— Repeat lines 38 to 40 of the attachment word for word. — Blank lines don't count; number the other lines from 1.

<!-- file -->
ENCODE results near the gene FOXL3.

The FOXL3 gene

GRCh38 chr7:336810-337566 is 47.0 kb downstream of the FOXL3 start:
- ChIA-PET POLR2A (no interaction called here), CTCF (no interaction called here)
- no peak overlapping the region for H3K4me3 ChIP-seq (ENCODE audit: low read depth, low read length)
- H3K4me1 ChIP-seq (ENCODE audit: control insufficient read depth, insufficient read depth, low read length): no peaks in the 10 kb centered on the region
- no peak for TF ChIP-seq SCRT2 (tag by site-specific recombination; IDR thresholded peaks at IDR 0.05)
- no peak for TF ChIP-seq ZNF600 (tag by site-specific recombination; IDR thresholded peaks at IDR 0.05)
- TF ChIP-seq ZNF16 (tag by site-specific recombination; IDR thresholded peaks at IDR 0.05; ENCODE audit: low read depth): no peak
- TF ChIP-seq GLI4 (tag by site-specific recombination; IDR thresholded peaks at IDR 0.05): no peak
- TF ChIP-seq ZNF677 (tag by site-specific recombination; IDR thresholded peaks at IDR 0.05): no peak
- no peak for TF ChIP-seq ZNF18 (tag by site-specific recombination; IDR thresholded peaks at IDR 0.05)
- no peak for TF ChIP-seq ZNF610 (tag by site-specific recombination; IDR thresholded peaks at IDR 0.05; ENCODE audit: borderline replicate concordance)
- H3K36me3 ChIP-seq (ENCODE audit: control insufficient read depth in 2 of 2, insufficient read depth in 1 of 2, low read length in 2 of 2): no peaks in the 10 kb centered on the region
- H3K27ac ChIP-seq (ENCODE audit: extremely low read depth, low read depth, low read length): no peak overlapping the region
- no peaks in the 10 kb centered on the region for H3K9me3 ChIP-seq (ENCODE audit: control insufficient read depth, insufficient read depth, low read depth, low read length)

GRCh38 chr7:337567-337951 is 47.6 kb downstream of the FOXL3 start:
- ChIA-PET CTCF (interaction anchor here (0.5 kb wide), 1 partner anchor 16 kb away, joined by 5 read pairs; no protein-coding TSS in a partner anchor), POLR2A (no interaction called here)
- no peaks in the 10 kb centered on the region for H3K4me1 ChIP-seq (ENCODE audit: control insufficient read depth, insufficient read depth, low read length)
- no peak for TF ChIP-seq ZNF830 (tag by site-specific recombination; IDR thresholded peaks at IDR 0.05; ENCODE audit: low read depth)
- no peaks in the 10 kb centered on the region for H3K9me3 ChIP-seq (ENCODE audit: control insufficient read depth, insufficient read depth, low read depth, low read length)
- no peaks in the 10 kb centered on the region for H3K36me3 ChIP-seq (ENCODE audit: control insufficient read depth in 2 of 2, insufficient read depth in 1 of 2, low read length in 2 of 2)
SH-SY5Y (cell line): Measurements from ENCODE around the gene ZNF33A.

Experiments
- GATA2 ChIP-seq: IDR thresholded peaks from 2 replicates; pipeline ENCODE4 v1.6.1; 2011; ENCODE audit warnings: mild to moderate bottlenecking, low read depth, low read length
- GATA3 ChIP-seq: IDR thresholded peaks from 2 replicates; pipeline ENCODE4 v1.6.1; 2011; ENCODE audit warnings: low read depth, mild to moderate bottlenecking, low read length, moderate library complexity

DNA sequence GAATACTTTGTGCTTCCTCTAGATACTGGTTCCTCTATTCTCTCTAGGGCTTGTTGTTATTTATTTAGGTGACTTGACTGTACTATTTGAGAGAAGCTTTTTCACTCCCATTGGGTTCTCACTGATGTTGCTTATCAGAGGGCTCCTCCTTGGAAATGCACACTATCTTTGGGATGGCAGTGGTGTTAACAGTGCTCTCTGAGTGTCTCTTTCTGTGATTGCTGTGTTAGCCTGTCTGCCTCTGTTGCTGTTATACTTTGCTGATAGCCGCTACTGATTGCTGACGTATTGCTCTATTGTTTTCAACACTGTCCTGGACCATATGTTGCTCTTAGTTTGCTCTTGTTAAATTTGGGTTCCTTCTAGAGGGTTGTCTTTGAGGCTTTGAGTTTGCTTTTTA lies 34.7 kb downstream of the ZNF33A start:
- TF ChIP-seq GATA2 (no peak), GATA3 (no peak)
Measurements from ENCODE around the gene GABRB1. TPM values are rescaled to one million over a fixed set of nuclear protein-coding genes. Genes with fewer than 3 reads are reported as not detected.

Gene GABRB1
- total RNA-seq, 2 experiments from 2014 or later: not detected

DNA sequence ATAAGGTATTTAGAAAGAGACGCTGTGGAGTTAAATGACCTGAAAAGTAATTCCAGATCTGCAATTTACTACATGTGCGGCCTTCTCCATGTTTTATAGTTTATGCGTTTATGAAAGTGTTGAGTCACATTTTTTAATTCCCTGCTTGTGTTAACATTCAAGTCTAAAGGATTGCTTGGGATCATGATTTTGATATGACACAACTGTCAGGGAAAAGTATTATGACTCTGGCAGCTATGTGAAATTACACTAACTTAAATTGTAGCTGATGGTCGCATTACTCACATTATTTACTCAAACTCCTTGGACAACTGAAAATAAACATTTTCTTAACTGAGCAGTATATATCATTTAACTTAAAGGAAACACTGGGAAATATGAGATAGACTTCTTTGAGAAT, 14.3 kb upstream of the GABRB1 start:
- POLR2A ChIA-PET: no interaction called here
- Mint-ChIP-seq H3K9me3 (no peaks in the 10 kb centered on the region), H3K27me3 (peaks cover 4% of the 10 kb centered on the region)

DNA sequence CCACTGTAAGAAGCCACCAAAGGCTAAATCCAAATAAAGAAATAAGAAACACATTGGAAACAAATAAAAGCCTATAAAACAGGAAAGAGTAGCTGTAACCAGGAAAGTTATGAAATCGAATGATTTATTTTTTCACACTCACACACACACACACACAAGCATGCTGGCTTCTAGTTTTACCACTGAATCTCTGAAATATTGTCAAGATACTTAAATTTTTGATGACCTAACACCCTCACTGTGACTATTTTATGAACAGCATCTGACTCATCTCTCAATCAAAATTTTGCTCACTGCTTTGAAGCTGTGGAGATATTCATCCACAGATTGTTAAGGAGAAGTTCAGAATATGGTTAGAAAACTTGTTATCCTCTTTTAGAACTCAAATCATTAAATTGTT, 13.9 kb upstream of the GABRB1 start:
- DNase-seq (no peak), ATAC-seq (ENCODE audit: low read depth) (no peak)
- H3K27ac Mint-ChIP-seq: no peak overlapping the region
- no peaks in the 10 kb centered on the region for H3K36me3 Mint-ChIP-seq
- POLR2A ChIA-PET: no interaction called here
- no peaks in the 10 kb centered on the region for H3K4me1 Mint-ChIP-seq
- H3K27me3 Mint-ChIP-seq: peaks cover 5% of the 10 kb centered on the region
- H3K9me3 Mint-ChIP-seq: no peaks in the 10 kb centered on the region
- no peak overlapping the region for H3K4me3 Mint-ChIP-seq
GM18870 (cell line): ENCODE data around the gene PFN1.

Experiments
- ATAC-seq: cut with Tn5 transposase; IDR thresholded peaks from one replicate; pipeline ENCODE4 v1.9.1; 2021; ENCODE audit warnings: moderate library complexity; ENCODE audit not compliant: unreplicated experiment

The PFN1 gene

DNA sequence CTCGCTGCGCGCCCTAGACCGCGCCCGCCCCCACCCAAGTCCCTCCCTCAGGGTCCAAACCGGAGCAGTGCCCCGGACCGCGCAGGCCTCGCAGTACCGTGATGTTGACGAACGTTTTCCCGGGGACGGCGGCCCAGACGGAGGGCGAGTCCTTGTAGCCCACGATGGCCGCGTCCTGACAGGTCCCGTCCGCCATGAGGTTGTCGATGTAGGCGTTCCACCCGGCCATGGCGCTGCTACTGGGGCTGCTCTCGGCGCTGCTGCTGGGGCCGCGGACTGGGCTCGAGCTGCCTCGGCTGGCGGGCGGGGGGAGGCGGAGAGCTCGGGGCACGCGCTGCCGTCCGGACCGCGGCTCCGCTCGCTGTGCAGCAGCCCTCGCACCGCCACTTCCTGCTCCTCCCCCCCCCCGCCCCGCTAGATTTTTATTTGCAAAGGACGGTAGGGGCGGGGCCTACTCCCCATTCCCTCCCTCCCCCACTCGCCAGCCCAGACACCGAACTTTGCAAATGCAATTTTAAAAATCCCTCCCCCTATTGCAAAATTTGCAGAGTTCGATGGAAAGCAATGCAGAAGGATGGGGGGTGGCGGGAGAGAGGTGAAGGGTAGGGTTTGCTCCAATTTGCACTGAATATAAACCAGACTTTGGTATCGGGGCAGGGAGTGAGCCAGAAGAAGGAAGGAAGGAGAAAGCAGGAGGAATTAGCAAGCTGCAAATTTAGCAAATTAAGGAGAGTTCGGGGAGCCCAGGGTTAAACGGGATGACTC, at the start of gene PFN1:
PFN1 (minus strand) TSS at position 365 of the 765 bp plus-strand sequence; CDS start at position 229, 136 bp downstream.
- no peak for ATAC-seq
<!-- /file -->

- no peaks in the 10 kb centered on the region for H3K36me3 Mint-ChIP-seq
- POLR2A ChIA-PET: no interaction called here
- no peaks in the 10 kb centered on the region for H3K4me1 Mint-ChIP-seq